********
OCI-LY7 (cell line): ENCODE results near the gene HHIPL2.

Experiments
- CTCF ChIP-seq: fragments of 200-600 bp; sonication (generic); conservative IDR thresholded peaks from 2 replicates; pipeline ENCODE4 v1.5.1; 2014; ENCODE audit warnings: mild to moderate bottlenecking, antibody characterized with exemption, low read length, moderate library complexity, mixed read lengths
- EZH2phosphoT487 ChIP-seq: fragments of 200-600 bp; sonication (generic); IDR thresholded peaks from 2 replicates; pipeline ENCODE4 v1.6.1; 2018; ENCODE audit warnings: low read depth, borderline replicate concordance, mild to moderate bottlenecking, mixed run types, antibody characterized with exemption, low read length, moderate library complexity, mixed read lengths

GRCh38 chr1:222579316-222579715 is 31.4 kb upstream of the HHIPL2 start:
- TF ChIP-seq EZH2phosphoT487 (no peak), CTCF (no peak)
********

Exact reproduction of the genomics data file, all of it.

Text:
OCI-LY7 (cell line): ENCODE results near the gene HHIPL2.

Experiments
- CTCF ChIP-seq: fragments of 200-600 bp; sonication (generic); conservative IDR thresholded peaks from 2 replicates; pipeline ENCODE4 v1.5.1; 2014; ENCODE audit warnings: mild to moderate bottlenecking, antibody characterized with exemption, low read length, moderate library complexity, mixed read lengths
- EZH2phosphoT487 ChIP-seq: fragments of 200-600 bp; sonication (generic); IDR thresholded peaks from 2 replicates; pipeline ENCODE4 v1.6.1; 2018; ENCODE audit warnings: low read depth, borderline replicate concordance, mild to moderate bottlenecking, mixed run types, antibody characterized with exemption, low read length, moderate library complexity, mixed read lengths

GRCh38 chr1:222579316-222579715 is 31.4 kb upstream of the HHIPL2 start:
- TF ChIP-seq EZH2phosphoT487 (no peak), CTCF (no peak)